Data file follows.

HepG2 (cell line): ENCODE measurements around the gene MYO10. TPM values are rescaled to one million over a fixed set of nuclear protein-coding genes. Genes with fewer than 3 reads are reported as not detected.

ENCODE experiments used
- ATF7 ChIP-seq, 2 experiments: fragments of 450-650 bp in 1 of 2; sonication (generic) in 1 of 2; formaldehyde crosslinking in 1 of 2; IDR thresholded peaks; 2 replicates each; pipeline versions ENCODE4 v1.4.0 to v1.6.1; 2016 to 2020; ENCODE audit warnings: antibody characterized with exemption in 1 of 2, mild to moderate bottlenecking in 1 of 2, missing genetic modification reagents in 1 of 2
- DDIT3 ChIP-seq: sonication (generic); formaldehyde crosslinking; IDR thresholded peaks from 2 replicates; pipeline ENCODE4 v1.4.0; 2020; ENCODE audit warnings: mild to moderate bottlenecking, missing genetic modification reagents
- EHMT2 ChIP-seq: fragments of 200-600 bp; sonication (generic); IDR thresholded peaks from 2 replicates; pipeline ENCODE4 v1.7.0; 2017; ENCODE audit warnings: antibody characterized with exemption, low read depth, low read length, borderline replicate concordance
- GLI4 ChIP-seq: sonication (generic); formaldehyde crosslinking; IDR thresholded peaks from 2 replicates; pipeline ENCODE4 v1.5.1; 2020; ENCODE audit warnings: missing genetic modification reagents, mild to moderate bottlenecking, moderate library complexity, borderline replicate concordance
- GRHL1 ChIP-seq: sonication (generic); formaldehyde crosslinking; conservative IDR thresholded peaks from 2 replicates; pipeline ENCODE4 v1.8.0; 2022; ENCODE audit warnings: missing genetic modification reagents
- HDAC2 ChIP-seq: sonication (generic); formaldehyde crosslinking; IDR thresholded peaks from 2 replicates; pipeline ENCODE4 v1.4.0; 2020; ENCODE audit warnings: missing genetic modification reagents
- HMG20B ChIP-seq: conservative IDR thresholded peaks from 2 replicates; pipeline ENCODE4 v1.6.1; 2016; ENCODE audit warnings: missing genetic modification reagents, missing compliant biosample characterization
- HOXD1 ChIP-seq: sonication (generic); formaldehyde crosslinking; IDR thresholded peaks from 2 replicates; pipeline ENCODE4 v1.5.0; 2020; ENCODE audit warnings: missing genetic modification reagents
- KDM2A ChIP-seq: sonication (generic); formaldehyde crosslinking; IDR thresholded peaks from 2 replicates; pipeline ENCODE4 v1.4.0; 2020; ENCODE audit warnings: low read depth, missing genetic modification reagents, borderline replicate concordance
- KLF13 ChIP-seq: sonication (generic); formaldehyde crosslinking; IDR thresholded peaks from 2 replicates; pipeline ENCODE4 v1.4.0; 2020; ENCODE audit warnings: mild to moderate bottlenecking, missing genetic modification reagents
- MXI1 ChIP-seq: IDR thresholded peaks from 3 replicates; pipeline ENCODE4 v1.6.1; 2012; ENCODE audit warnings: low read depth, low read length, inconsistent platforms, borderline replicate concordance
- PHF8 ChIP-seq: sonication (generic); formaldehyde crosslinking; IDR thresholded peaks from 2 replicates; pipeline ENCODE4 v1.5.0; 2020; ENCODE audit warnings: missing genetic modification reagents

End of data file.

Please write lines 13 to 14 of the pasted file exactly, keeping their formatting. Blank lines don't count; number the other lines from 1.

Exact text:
- MXI1 ChIP-seq: IDR thresholded peaks from 3 replicates; pipeline ENCODE4 v1.6.1; 2012; ENCODE audit warnings: low read depth, low read length, inconsistent platforms, borderline replicate concordance
- PHF8 ChIP-seq: sonication (generic); formaldehyde crosslinking; IDR thresholded peaks from 2 replicates; pipeline ENCODE4 v1.5.0; 2020; ENCODE audit warnings: missing genetic modification reagents